Duping the Huawei Mate 20 Pro 3D Face Unlock technology might be a piece of cake

Duping the Huawei Mate 20 Pro 3D Face Unlock technology might be a piece of cake
Among the many killer new features and technologies of the Huawei Mate 20 Pro, some of which are truly groundbreaking and possibly standard-setting for years to come, a couple of things seem to stand out. 

It’s certainly not unusual to be able to unlock a high-end phone these days using both your fingerprint and face, but Huawei has managed to pair two state-of-the-art biometric recognition methods on the Mate 20 Pro.

We’re talking ultrasonic in-display fingerprint scanning and 3D Face Unlock functionality, the latter of which looks very similar to Apple’s pioneering Face ID technology, introduced with last year’s iPhone X.

At least on paper it does, because in reality, the complex facial recognition feature has already been duped without much effort. Two German journalists in the process of reviewing Huawei’s impressive handset found the accuracy of its 3D biometric recognition feature wholly unimpressive.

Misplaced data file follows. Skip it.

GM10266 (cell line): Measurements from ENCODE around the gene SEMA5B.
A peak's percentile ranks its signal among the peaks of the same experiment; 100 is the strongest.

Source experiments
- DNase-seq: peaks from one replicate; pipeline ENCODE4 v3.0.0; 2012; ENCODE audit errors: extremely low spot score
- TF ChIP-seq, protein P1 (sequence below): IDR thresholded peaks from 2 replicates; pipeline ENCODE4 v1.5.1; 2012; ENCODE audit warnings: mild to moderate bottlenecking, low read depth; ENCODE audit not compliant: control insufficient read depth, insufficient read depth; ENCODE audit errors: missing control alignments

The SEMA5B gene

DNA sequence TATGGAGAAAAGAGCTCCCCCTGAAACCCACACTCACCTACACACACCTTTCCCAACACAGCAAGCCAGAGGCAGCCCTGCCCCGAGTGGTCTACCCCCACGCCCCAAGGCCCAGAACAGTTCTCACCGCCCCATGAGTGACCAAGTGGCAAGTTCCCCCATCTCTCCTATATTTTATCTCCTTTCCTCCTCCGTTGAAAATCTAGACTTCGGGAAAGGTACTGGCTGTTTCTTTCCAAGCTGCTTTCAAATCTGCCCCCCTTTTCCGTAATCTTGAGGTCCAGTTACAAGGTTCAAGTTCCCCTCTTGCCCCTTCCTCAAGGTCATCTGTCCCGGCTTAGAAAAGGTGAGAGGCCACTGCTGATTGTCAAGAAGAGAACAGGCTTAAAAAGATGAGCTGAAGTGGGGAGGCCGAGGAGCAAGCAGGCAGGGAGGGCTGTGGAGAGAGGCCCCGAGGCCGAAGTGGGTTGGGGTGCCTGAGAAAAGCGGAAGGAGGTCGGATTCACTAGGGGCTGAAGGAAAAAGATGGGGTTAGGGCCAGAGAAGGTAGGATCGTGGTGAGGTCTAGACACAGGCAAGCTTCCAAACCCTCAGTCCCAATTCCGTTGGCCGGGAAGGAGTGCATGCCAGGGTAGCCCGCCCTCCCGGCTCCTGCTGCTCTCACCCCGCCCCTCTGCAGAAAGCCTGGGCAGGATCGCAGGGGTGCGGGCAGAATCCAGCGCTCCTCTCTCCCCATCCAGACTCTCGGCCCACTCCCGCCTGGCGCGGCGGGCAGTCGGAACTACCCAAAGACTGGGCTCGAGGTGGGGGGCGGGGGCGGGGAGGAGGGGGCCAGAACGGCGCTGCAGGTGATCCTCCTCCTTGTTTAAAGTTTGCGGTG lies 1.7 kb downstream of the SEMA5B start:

The “notchy” smartphone appears incapable of distinguishing between the two’s facial characteristics, even though they are hardly identical. Both have beards and similarly short hair (kind of), but other than that, these are two different guys with no family relation and numerous distinctive traits.

One of them even wears prescription eyeglasses, yet the Huawei Mate 20 Pro can be easily unlocked by either face. That’s no random occurrence either, as AndroidPit allegedly repeated the experiment multiple times with the same result. Whichever face is scanned and saved as that of the phone’s rightful owner, the other one will be accepted as well and the Mate 20 Pro will be fraudulently unlocked.

The only semi-reasonable explanation for this embarrassing situation would probably be some sort of a pre-release glitch, to be ironed out by the time the device actually hits stores. Otherwise, Huawei’s 3D Face Unlock technology could be even less secure and reliable than 2D implementations available on rival phones.

For its part, the company has promised to meticulously investigate the matter, claiming this type of problem has never been noticed in internal testing. Not even with identical twins.

source: AndroidPit (translated)

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